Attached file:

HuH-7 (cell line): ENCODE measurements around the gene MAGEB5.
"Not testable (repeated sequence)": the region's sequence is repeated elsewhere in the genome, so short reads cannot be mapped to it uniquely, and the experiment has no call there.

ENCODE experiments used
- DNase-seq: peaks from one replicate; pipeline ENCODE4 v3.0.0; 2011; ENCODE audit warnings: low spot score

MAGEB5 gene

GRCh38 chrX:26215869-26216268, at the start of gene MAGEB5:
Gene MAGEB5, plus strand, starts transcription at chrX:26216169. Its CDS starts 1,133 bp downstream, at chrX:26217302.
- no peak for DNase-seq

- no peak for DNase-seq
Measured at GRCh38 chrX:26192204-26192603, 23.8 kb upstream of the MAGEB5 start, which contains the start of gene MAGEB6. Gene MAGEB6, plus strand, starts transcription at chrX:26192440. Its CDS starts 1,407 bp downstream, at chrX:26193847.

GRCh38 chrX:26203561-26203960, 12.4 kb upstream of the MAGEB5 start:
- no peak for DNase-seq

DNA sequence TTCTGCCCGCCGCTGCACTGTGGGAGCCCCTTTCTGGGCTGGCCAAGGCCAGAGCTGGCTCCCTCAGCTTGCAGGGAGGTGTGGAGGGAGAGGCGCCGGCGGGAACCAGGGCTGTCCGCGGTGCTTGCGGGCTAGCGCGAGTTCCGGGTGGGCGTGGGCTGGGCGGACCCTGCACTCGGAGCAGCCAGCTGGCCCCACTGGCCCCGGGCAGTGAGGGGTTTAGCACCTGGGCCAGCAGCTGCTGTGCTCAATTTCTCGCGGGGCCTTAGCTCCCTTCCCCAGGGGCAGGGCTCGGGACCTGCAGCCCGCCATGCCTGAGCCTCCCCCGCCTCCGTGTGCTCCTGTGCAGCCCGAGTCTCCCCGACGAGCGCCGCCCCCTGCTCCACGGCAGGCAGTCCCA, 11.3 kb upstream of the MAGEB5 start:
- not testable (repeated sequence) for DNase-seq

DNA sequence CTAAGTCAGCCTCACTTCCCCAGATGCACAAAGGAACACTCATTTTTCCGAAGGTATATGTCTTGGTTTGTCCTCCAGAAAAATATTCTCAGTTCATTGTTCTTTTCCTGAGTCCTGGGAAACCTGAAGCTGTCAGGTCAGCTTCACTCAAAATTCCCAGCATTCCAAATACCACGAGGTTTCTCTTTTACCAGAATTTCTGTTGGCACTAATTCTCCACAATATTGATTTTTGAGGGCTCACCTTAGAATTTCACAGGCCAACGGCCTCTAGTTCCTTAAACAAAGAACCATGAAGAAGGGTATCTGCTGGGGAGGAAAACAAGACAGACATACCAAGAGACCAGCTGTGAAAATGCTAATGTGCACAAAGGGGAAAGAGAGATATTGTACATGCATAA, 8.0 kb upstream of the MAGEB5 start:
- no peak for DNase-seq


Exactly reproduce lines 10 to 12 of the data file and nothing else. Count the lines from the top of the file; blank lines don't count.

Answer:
Measured at GRCh38 chrX:26192204-26192603, 23.8 kb upstream of the MAGEB5 start, which contains the start of gene MAGEB6. Gene MAGEB6, plus strand, starts transcription at chrX:26192440. Its CDS starts 1,407 bp downstream, at chrX:26193847.

GRCh38 chrX:26203561-26203960, 12.4 kb upstream of the MAGEB5 start:
- no peak for DNase-seq